In our own experience with nonlinear media, we see their ability to meet diverse interests. Every member of my family consumes The New York Times in his or her own fashion. All nonlinear media offer the benefits of pull media to some degree: The consumer pulls the content of interest, even if the pull is simply the turn of the page. Isn't nonlinear pull media self-guided and highly targeted? The targeting is accomplished intrinsically through the relevance of the content. The debate about engagement has reminded us of the importance of relevance, but how do we gauge its value?
In its analysis of single and concurrent media exposure, the Ball State University Center for Media Design's Middletown Media Studies show that magazines, newspapers, and the Web are more likely to be used concurrently with other media. As the most developed nonlinear medium, the Web tends to be used as both a primary and secondary medium alongside other media. Does this suggest the opportunity for dual-channel synergies, or mere distraction? The former promises greater engagement and media value, the latter less. How do we gauge the value?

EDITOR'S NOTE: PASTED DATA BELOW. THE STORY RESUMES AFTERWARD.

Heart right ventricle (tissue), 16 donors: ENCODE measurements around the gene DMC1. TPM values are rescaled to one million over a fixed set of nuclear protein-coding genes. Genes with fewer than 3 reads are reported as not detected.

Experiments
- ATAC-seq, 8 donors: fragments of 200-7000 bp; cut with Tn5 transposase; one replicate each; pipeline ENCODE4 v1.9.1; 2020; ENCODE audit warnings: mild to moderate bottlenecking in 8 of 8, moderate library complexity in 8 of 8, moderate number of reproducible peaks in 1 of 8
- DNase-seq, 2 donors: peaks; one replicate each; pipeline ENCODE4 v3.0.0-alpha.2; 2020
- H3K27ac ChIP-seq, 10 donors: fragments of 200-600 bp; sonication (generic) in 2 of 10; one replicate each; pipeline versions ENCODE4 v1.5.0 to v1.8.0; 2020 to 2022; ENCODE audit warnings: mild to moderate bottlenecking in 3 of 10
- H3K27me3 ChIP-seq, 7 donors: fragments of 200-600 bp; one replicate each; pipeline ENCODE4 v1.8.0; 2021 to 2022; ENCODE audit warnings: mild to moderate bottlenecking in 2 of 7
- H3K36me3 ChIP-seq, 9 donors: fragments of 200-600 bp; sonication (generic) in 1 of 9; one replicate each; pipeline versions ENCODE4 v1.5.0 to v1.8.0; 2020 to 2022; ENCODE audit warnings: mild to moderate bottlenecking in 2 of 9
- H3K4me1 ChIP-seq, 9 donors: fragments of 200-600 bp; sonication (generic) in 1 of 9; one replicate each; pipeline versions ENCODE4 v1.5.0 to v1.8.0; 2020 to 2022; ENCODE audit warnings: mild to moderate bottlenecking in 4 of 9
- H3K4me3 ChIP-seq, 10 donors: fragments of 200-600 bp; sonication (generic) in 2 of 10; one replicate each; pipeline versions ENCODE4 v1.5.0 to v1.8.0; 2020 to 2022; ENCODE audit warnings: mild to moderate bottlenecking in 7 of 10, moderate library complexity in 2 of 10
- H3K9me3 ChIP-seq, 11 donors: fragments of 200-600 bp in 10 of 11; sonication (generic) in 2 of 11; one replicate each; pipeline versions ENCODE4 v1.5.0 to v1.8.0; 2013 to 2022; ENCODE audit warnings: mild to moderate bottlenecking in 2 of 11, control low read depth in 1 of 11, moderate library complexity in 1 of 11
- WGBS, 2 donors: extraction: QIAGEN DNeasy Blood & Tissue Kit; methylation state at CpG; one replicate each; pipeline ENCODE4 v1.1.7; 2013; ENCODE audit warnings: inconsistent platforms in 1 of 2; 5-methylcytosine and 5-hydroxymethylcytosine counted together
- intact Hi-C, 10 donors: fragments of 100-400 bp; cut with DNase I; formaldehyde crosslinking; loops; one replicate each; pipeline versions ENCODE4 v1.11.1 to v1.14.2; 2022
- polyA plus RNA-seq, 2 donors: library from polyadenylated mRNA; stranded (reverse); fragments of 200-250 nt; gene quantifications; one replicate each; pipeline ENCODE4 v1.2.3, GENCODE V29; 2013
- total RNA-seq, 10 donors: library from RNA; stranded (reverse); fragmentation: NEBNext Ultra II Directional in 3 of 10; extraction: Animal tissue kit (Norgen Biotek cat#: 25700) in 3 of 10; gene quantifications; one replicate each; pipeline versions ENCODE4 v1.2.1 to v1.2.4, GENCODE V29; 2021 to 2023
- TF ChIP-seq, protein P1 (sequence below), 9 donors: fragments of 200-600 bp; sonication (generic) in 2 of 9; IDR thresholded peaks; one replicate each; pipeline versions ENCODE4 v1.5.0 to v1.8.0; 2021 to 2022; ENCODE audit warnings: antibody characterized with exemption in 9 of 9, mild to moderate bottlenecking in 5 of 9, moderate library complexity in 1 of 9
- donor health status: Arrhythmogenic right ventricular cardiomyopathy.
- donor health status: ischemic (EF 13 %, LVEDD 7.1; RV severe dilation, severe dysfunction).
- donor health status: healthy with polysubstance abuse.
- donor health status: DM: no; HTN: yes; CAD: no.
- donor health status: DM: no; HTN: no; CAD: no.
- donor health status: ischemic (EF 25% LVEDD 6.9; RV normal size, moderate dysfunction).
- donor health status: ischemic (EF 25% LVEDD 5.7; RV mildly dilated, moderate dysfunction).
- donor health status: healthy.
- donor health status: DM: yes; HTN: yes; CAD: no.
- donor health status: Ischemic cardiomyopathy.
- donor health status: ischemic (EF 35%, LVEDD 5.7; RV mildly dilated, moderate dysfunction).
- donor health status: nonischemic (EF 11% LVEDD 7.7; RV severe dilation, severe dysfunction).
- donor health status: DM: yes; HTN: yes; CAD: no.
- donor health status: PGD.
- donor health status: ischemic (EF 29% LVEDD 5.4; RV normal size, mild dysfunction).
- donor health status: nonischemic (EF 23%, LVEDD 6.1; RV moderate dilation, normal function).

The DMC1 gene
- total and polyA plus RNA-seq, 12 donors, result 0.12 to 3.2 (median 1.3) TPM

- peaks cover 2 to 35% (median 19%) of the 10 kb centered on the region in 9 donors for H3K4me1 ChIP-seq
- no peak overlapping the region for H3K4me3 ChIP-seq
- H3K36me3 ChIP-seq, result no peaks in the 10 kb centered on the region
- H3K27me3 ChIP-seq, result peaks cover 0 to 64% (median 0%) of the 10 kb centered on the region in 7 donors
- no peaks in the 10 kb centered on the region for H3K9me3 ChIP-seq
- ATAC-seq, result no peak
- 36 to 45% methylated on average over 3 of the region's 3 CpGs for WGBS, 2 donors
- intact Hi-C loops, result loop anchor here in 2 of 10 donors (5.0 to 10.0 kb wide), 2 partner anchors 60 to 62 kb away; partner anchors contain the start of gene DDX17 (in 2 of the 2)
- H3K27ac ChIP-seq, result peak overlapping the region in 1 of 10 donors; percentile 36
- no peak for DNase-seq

Middletown's analysis of Web use while multitasking raises another issue. Sixty percent of time spent online occurs during other activities, notably work and other daily activities. That could mean reaching consumers when they are most likely to be receptive: food products during meal preparation, vacation travel while commuting, and so on. How do we measure the value of these impressions, let alone their occurrence?
Linear media gave the comforting assumption that consumers went from a program's beginning, through the middle, and on to the end, passively receiving all the ads along the way. The commercial audience equaled the program audience. But ever since the Toledo Department of Public Works' famous water-pressure study, we have known otherwise.
So how can the challenges of nonlinear media targeting and exposure measurement be met?